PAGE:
But if we’re planning on intense and longer activities, it might be a good idea to bring along some foods or supplements with extra electrolytes for added energy.

Overall, Good-to-Go makes a healthier freeze-dried meal choice that might fit your nutrition needs in the outdoors.

How to Choose the Best Dehydrated Backpacking Meals

Choosing the ideal pre-made dehydrated meal can elevate your outdoor adventures. These ready-to-eat options are convenient and low-maintenance, making them a favorite among backpackers.

The selection of tasty, nutritious meals has expanded over time, including gluten-free and vegan choices. When picking a meal, aim for:

  • Around 500 calories for a balanced choice.
  • High-quality ingredients and shorter ingredient lists.
  • Labels like “non-GMO” or “organic” don’t necessarily mean healthier.

After your hike, consider a meal within 30 to 45 minutes, with a 4:1 ratio of carbohydrates to protein for effective muscle refueling and repair.

Making smart choices in your pre-made backpacking meals ensures you have the energy and sustenance for successful outdoor experiences.

For an extra boost of freshness, make sure you get enough electrolytes – check out this post to find foods that are rich in them.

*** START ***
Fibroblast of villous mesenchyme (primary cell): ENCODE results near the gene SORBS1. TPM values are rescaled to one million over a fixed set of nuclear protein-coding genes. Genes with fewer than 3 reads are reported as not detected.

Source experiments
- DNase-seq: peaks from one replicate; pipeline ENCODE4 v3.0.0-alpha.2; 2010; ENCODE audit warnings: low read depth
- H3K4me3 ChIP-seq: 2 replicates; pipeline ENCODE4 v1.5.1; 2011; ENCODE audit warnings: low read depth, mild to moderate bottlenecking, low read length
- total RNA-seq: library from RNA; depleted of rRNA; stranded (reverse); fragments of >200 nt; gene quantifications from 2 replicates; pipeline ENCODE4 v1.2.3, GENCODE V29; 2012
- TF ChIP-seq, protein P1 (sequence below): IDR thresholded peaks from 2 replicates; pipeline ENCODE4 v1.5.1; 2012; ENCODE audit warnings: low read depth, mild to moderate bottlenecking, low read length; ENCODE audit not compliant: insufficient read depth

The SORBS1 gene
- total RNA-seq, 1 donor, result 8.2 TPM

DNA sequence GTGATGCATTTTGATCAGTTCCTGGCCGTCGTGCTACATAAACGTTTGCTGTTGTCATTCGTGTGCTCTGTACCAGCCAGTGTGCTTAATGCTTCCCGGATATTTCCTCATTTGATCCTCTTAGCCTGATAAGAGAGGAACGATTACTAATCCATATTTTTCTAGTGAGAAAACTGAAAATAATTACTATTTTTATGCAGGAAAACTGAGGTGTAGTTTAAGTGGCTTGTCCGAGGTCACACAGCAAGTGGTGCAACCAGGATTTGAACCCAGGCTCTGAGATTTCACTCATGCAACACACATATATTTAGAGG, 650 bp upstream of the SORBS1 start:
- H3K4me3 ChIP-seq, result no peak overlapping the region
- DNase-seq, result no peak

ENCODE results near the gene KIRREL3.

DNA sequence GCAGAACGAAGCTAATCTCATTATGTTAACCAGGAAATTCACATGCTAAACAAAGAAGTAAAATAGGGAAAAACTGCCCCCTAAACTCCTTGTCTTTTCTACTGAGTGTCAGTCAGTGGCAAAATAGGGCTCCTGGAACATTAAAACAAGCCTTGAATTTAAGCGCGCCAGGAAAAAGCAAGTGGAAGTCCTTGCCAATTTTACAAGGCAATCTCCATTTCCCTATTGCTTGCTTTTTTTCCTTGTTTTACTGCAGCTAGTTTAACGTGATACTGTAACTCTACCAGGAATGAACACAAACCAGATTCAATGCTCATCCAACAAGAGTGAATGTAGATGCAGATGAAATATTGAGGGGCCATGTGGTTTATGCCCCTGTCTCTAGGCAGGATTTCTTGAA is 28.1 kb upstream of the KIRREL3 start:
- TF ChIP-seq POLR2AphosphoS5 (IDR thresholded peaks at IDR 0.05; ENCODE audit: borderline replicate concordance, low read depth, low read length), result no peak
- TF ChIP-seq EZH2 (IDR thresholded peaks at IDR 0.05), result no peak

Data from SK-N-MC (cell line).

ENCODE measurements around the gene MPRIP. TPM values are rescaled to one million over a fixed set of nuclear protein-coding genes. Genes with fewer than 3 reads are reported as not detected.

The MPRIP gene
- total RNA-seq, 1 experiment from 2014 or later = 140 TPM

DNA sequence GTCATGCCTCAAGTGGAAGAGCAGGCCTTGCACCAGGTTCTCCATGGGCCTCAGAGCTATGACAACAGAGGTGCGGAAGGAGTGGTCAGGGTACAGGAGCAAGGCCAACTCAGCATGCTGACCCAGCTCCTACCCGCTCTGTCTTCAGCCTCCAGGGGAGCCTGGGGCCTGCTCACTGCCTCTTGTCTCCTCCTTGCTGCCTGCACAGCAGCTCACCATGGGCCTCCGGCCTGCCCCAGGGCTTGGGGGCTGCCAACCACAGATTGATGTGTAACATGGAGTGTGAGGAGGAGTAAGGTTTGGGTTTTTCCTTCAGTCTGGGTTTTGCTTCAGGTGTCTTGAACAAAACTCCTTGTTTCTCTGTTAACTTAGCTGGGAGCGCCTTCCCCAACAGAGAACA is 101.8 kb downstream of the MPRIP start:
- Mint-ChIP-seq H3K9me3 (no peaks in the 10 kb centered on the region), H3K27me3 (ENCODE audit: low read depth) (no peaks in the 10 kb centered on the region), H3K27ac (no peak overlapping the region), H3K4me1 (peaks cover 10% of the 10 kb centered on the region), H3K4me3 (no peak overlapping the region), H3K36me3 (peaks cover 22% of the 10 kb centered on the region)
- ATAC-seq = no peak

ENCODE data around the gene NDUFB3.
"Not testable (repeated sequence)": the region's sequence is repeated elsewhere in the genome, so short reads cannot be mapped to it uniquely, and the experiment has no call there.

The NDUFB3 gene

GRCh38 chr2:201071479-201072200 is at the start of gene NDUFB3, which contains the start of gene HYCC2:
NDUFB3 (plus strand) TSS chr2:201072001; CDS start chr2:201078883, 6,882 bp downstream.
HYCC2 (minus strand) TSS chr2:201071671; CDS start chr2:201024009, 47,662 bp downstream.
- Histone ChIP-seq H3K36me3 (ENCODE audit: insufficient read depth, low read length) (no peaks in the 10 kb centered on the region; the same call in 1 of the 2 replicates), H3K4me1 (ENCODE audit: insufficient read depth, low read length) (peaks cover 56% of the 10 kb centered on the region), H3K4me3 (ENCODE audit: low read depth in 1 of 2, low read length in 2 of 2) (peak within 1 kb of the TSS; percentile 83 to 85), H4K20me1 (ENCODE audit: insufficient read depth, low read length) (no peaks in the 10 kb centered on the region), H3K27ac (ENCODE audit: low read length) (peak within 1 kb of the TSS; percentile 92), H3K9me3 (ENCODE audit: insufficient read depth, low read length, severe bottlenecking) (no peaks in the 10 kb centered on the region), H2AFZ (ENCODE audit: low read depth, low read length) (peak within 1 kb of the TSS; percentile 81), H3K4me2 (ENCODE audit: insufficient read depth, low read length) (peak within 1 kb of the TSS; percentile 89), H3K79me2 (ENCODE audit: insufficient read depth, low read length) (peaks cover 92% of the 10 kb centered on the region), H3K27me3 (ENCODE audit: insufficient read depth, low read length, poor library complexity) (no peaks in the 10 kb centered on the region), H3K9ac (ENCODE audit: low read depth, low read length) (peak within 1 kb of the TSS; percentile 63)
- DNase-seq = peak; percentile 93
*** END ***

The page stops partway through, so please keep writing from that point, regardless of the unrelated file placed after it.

FAQ

How to choose the best dehydrated backpacking meals?

When selecting pre-made dehydrated meals for backpack trips, choosing options that provide balanced nutrition, convenient preparation and great taste can enhance the outdoor experience. Look for meals averaging around 500 calories to keep you fueled through days of activity while carrying a minimal pack weight. Consider quality ingredients and shorter lists for simpler meals. Evaluate preparation times of 30-45 minutes for optimal post-hike recovery. Aim for a carbohydrate to protein ratio near 4:1 for muscle refueling. With expanding varieties like gluten-free and vegan selections, choosing meals strategically sets adventurers up for success with low-maintenance sustenance on the trail.